Speed-to-quality has become a norm in the software development industry. To achieve faster-time-to-market with greater accuracy, organizations are leveraging DevOps. The primary objective of adopting DevOps methodology is to closely integrate the process of development and software testing to enable faster release cycles.
To meet the ever-evolving demand of customers, DevOps is enabling businesses to release real-time updates through continuous testing, continuous development, and continuous delivery/ deployment. With accelerated digital transformation initiatives and the need to deliver round the clock service to the customer, organizations are becoming more dependent on efficient QA to achieve customer satisfaction.
Why is QA Crucial?
Unlike the traditional approach where all the quality checks typically came in at the end, DevOps ensures quality throughout the development and delivery cycle. QA is deeply embedded in the development and testing process to ensure flawless delivery.
In a traditional scenario, the QA team gets a build that is deployed in the required environment for regression and functional testing. However, all these steps change in DevOps.
Here is how:
- QA teams are required to align efforts with core development in the DevOps cycle
- Ensure all the test cases are automated and capable of achieving almost 100 percent test coverage
- Make sure that the test environment is standardized and the deployment on QA boxes is automated
- Automated cleanups and pretesting tasks are aligned with the Continuous Integration Cycle
To enable DevOps, QA and development teams are required to have seamless coordination between all the functions of the delivery chain. As a result, boundaries get blurry among different roles. DevOps encourages all stakeholders to contribute to the delivery chain. Hence, a developer is able to configure deployment, and deployment engineers are enabled to add test cases to the QA repository.
Test Automation and DevOps
To achieve greater speed and agility, it becomes crucial to automate the tests and configure them to start running automatically after the deployment is complete in the QA environment. QA teams leverage continuous integration tools and specialized automation tools to achieve such a level of integration.
To support DevOps and achieve uncompromised quality at a faster pace, organizations need to have a robust automation testing framework that is capable of instantly scripting new test cases.
Here is the sample efficient DevOps testing strategy:
- Identify the test cases required to be executed for the specific build
- Go for a lean test execution
- QA and Dev teams should work closely to earmark the areas affected by a particular build and execute related test cases including sanity test pass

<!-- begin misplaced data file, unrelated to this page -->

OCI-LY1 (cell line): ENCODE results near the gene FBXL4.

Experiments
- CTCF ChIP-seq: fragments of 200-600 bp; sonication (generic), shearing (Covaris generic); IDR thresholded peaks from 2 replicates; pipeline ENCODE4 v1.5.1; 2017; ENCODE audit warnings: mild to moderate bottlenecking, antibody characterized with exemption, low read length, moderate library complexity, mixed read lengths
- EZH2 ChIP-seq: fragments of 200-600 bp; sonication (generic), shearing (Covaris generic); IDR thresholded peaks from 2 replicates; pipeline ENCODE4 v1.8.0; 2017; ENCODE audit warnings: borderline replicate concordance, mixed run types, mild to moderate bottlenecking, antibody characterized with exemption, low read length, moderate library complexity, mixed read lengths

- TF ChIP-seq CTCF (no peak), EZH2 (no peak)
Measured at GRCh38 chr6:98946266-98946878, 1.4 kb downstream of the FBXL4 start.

- Execute configuration of specialized code analysis and test coverage tools to ensure 100 percent code coverage
- Formalize the strategy to test new features, supply interim builds to the QA who would write test scripts and execute automation tests until the code is stable and deployment worthy in the production environment
- Standardize all the required testing environments and automate the deployments
- QA should be able to run automation tests through cross platforms and multiple browsers environments
- Parallel execution of tests to reduce time-to-market
- Create exit criteria for each test run to ensure a go/no-go decision to production can be taken instantly after the test results
- Ensure reporting and fixing of blockers or critical bugs. Pass them through the same steps before the deployment in the production environment
In DevOps, it becomes imperative for QA teams to detect and report bugs early. To achieve this efficiency, you need to set up a monitoring framework for the production environment that is capable of detecting bugs before they cripple the application.
QA teams need to set up specialized counters including CPU utilization, response time, and memory among others to get actionable insights from the customer experience.
Let us take an example here for better understanding:
For instance, if the average response time on the login form is continuously increasing for various builds then QA should be able to proactively report the issue for better optimization of the login code. Failing to do so could lead frustrated customers to abandon the application due to higher response time.
QA teams can also periodically execute small subsets of already available test cases of high priority in the production environment to monitor the environment. This will enable test engineers to identify and fix bugs like “Cannot Reproduce” and “This bug appears sometimes” to make the application more stable and achieve greater customer satisfaction.
However, you need to configure these monitors to run automatically with rich reporting including screenshots of failure and logs among others.
In a nutshell, DevOps is synonymous with keeping the application deployable all the time while working on new updates/ features. It demands a cultural shift for all stakeholders and works closely to achieve a common goal of enabling reliable, nimble, and repeatable processes. It encourages operations and development teams to work as a single unit to achieve greater business value across the IT value chain.
For efficient DevOps projects, QA teams need to gain expertise in various continuous integration and automation tools to ensure automation efforts are lean and able to add value. Moving forward, more automation will become the core of every successful DevOps cycle. However, QA teams need to be vigilant and decide a limit to automation to ensure uncompromised quality.